log. at least it would move when i kick it." "i," she would say, "would
have rather given birth to a cake. at least i can eat it, and it wouldn't
be completely useless."

i suppose all parents get angry once in a while, but i think these are
terrible things to say to a child at an age when children rely on their
parents for moral and emotional support. telling children they're
useless, or that their ideas are worthless at a small age does not help
their self esteem.

sometimes i do wonder how my father put up with her. but i guess that's
love for you. i suppose i can go on and on about my mother, but that
won't help this story. it's just that jelly and i would exchange stories
like these.

"you," jelly would say, "are lucky! at least you don't have an older
brother! older brothers are mean." then she would put her arms around
and hug me. "i," then she would say, "wish we were related. you would be
such a perfect little brother." and i would look away and blush and she
would giggle. she was always impulsive with displays of affection; to me,
anyways.

it happened the summer i turned 10, and jelly turned 13. Her father
became unemployed after one of those social reform groups came back into
power. "They," jelly's father would say, "are always talking about how
they are for the people. it's more like they're for their people." my
father, know how hard it was to get a job, offered jelly's father an
interview with his company. something happened though, i'm not sure what;
i was young then, and was not suppose to involve myself in these matters,
and jelly's father well ... cracked.

the genial, friendly man that we all knew became withdrawn, unfriendly.
he would never come out of his house unless he had to. he would keep all
the curtains in the house down, only to scrowl at us from behind them.
the pile of empty liqour bottles at the front didn't help our impression
of him either.

"i," jelly would say, "can't take it anymore! father has never hit me
before, but he did yesterday, just because i didn't fold the bed sheets.
he is becoming unreasonable!" i, of course, would say how my mother has
always hit me, and i have had to bear it.

"but," i said, "i know how you feel."

jelly would smile weakly, placing a familiar hand on mine.

soon after that, one night, she told me her plan.

i didn't approve at first, of course, becuase i was scared for her. i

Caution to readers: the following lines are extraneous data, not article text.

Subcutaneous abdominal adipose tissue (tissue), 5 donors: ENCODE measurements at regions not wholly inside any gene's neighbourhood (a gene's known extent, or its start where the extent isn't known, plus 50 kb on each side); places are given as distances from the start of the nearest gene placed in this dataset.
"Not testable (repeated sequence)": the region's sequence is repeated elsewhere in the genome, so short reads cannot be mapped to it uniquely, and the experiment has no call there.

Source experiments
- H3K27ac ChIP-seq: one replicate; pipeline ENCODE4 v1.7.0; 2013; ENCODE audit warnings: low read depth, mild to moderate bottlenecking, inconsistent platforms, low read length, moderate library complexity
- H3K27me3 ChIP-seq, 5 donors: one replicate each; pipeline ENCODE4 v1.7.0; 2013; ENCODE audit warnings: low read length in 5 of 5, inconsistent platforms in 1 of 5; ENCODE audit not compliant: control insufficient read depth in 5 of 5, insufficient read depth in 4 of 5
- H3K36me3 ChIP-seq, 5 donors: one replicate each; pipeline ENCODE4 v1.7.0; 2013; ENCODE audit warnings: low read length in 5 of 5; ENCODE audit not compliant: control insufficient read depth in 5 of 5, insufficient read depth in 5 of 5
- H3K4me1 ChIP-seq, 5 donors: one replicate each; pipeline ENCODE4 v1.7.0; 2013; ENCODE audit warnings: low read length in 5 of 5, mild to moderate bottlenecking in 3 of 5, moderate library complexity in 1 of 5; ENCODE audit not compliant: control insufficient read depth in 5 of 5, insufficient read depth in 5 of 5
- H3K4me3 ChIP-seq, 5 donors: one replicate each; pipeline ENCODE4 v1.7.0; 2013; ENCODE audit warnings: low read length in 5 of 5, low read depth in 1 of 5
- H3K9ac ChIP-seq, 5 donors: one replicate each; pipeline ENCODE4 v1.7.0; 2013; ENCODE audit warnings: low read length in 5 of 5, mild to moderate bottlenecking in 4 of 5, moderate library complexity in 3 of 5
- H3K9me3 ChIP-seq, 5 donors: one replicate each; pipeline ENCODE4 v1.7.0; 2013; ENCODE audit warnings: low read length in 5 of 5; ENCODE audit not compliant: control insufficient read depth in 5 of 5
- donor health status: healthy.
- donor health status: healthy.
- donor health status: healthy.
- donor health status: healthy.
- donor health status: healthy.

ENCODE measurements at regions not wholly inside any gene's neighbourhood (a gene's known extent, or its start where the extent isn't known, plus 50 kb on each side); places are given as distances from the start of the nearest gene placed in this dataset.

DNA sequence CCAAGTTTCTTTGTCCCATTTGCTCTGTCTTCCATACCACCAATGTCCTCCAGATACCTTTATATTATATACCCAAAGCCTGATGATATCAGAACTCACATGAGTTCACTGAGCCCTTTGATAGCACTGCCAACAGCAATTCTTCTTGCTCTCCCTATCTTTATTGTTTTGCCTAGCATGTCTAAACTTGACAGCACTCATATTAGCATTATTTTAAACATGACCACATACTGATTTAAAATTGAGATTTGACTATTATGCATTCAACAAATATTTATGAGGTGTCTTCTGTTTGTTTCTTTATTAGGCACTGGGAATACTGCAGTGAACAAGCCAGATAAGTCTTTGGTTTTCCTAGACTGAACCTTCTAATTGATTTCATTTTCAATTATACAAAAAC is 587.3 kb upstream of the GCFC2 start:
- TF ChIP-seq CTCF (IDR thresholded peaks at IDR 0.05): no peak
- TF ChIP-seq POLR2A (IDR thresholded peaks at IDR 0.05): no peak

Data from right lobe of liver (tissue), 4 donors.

don't want her to go; we've grown up with each other since we were little.
but she just looked at me, her tears dripping slowly down her bruised
face. i was crying too; i couldn't stand the thought of not having her
there.

i remember it was cold that night, and we had each brought our blanket,
but it was clearly not enough to keep us warm. long time ago, we learned
that if we shared blankets, it would be much warmer. that's what we did
that night; we huddled together underneath our blankets. she put her arm
around me underneath and hugged me.

she planned to leave the next night. i took as much packaged food as i
could from my house, as well as a few other things she asked for, and met
her at the foot of the tree. i gave her my backpack, filled with food,
little comic books, and a letter that i wrote.

"here," i said, "this is all the money i saved from my allowance." my
parents never paid me to do chores, but they gave me an allowance. for a
normal ten year old boy, of course, this would be great. but my parents
expected me to pay for the public hov-bus that i had to take to school, so
i didn't have much left over afterwards. but whatever was left, i gave
to her.

she gasped in surprise. "you don't have to do that!"
"oh," i smiled, "but i want to."

she opened her arms, and hugged me for one last time.

"you," she said, "are the only person that matters to me. when i make it
out there, i'll come back for you okay?"

"promise?" my voice choked with emotion.

"i promise." she said solemnly, and kissed me on the forehead.

and like that, she disappeared from my life.